Overall, “A Different Kind Of Pain" is definitely a worthy contribution to any true music fans collection. This music is real, it stands for something, and it holds its own well next to Cold’s impressive catalogue. The lyrical writing has improved, the vocals have improved, the production is definitely the strongest yet, and the more frequently used piano and strings improves the bands melodic structure. For anyone not too familiar with the band, pick this album up and listen to it often.
Personal Note- I’ve been a huge fan of Cold for several years now, “Bleed" being my favorite song for various reasons, and when I first heard this album I liked it about half as much as I do now listening to it for the third time today. There are several similarities between this album and the previous three, mainly in the choice of wording, that turned me off at first, but that quickly went away. For me, “A Different Kind Of Pain" is right up there with all other Cold albums and I am very supportive of it. Cold is one of my favorite bands, and always will be. I highly recommend you purchase “A Different Kind Of Pain" if you haven’t already.
Scooter Ward - Vocals, Guitar, Piano
Jeremy Marshall - Bass
Sam McCandless - Drums
Matt Loughran - Guitar
Mike Booth - Guitar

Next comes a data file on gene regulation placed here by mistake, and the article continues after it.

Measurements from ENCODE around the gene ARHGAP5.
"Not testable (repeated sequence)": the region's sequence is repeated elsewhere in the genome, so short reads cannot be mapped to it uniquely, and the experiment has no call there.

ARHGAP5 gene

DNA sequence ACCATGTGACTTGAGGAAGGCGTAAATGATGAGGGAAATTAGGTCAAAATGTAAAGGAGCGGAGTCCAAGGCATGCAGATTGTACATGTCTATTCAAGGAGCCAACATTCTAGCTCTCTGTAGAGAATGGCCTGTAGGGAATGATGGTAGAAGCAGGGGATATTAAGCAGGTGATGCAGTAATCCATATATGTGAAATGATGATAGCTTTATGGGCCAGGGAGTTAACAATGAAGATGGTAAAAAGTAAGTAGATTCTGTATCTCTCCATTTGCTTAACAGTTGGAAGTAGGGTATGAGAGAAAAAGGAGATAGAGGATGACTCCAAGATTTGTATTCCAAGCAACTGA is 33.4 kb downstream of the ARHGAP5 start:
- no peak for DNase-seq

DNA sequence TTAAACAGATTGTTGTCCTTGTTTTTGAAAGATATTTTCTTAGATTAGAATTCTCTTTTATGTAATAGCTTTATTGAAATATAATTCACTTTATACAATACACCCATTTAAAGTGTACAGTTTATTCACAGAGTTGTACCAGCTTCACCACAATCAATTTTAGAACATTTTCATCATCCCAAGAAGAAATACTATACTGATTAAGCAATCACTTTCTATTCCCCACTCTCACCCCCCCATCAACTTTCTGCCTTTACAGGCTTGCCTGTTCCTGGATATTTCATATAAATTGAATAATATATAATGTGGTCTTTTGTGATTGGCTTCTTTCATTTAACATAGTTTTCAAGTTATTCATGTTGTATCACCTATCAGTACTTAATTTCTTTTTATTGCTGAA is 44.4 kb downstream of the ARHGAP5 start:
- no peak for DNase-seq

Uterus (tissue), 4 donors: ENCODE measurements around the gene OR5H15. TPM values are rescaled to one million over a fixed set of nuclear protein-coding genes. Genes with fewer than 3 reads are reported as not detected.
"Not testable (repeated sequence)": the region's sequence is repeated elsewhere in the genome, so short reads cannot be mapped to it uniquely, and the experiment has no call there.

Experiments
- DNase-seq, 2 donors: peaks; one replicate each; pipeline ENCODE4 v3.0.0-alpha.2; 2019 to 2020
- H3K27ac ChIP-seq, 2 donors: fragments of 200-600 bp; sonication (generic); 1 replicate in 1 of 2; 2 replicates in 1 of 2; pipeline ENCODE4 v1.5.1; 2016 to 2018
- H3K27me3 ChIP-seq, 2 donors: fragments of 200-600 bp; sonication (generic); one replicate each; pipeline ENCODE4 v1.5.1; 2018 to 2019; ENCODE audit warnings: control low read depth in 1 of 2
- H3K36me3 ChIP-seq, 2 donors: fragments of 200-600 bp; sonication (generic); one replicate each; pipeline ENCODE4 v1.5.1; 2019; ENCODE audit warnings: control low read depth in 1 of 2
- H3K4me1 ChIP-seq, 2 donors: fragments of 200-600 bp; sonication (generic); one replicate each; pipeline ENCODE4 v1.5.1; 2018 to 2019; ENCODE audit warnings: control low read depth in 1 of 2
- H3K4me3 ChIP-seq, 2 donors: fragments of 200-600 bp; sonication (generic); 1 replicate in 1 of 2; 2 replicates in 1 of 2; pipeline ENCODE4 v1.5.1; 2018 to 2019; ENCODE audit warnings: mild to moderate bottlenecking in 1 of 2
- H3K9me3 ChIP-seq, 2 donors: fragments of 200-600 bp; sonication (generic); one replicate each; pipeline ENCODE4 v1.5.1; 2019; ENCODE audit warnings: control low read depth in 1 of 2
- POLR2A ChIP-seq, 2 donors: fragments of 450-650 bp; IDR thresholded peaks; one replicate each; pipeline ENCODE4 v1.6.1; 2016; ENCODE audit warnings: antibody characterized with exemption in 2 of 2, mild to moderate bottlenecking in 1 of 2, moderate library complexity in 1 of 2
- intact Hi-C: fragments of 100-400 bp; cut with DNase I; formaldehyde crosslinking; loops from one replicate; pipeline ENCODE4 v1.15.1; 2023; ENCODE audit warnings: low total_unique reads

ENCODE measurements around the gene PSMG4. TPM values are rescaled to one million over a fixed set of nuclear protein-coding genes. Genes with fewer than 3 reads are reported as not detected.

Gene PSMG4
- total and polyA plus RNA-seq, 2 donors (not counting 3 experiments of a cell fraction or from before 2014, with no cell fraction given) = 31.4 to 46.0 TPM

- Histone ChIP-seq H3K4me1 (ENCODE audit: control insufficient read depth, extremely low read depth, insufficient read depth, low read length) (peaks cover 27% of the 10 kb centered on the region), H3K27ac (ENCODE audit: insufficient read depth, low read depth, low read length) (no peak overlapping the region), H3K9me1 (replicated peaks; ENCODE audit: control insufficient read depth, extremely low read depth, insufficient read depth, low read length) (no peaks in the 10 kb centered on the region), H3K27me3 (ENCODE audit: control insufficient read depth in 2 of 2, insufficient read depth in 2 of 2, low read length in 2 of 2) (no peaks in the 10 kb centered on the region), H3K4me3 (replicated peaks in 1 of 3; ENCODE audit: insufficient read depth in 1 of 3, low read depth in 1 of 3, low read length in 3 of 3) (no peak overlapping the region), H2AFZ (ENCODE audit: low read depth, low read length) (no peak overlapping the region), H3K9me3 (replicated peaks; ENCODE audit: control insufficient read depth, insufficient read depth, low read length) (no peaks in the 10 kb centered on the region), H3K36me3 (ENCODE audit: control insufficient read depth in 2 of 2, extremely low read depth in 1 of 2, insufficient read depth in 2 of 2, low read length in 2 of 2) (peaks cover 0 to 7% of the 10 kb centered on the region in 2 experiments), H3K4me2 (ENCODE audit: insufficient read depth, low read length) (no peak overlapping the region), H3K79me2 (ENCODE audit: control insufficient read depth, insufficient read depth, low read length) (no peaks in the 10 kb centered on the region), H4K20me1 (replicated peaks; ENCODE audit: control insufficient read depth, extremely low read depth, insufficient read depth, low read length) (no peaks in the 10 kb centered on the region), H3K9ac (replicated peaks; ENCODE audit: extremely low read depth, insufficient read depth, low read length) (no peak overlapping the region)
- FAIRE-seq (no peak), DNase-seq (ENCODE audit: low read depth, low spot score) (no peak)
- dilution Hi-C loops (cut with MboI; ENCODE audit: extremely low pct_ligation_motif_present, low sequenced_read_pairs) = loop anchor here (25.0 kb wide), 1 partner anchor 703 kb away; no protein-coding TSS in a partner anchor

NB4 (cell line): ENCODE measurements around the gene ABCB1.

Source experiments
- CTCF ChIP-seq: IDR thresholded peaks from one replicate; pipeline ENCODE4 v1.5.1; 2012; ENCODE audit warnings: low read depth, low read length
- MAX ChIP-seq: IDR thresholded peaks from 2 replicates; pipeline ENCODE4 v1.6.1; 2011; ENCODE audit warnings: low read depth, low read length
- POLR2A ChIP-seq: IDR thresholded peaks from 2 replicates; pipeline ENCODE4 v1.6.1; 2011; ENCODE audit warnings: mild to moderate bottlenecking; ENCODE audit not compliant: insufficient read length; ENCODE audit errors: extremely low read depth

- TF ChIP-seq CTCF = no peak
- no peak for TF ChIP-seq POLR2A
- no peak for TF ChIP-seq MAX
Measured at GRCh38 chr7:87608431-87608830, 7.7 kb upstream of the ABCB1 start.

I fixed it, but could you please not put the members of the band or any other list at the top of the review in future. The admin's said that from now on all reviews have to start with continuous text to make the front page look good. Thanks. Nice review by the way, although I'd give it no more than 2.5/5
im feeling a 4.5
just because there so much emotion in this stuff, ya know. Cold is the bomb, Scooters lyrics helped me through so many times in my life, cuz so many of their songs sing wut im feeling. its kinda overwhelming in a way. and in that little background thing about cold on the page before this one theres a quote where he says "for Cold, music is real. it's medicine. it's therapy. and i think anybody, no matter what age you are, can be affected by it." - which is so true.
I was actually surprised at how genuine this album felt. On Feel It In Your Heart, when Scooter sings 'I don't wanna die alone...' that's some top stuff right there...a more mellow album than they're others, but still really good. It's like a whole album of Wasted Years. Which is fine by me.